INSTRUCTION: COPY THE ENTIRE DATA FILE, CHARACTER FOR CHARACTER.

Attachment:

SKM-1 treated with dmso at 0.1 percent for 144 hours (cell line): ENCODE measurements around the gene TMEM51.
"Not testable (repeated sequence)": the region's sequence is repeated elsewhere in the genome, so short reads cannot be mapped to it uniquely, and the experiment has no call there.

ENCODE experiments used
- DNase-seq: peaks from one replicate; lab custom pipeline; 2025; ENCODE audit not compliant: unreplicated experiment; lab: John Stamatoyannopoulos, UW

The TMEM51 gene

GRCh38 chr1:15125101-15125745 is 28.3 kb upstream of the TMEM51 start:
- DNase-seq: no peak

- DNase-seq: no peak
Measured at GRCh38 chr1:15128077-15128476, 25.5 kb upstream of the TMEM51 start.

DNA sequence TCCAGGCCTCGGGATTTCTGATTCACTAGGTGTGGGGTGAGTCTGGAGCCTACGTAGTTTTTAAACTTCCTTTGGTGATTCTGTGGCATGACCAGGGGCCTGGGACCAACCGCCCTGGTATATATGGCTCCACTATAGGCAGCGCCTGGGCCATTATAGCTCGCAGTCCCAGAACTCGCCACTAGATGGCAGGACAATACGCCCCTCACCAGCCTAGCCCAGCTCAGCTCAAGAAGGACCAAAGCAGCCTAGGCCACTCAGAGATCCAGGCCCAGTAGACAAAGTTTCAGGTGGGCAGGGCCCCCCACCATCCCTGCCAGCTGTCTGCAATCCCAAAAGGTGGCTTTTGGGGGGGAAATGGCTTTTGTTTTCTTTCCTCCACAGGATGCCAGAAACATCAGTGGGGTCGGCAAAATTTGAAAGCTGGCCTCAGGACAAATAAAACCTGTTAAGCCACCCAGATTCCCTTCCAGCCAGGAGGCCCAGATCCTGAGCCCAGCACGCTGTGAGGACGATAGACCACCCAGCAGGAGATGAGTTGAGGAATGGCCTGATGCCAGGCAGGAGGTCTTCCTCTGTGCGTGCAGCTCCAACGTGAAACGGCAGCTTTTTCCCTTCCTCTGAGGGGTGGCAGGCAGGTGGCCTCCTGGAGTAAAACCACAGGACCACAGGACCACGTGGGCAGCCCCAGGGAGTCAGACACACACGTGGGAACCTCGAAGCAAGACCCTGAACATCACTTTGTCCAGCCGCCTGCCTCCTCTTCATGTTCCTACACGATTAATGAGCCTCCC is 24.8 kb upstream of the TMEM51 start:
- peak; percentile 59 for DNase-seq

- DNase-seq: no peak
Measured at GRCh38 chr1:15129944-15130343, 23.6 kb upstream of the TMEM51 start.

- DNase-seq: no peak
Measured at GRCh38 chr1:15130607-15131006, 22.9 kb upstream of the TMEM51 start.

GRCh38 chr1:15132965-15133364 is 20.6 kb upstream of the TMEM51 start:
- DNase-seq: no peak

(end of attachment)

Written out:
SKM-1 treated with dmso at 0.1 percent for 144 hours (cell line): ENCODE measurements around the gene TMEM51.
"Not testable (repeated sequence)": the region's sequence is repeated elsewhere in the genome, so short reads cannot be mapped to it uniquely, and the experiment has no call there.

ENCODE experiments used
- DNase-seq: peaks from one replicate; lab custom pipeline; 2025; ENCODE audit not compliant: unreplicated experiment; lab: John Stamatoyannopoulos, UW

The TMEM51 gene

GRCh38 chr1:15125101-15125745 is 28.3 kb upstream of the TMEM51 start:
- DNase-seq: no peak

- DNase-seq: no peak
Measured at GRCh38 chr1:15128077-15128476, 25.5 kb upstream of the TMEM51 start.

DNA sequence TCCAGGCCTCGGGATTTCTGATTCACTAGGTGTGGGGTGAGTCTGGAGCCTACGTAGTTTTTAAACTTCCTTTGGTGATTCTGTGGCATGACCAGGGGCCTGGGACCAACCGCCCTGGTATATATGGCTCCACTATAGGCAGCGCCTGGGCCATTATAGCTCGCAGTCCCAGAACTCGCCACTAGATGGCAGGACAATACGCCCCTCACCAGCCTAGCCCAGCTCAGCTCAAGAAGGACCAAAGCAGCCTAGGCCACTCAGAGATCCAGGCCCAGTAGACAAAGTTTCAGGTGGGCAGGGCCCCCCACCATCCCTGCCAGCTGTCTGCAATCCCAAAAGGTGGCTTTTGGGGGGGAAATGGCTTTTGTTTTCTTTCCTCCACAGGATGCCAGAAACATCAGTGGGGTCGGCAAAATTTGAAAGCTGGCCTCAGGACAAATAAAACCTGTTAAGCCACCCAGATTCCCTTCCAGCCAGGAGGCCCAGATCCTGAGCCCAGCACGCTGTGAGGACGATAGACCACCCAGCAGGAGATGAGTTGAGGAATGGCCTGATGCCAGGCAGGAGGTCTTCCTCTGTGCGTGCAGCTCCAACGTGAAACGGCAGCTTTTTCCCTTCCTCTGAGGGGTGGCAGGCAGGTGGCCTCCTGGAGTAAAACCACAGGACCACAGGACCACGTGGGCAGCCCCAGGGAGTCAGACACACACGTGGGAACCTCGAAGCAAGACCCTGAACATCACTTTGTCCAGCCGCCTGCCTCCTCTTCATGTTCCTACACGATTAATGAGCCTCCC is 24.8 kb upstream of the TMEM51 start:
- peak; percentile 59 for DNase-seq

- DNase-seq: no peak
Measured at GRCh38 chr1:15129944-15130343, 23.6 kb upstream of the TMEM51 start.

- DNase-seq: no peak
Measured at GRCh38 chr1:15130607-15131006, 22.9 kb upstream of the TMEM51 start.

GRCh38 chr1:15132965-15133364 is 20.6 kb upstream of the TMEM51 start:
- DNase-seq: no peak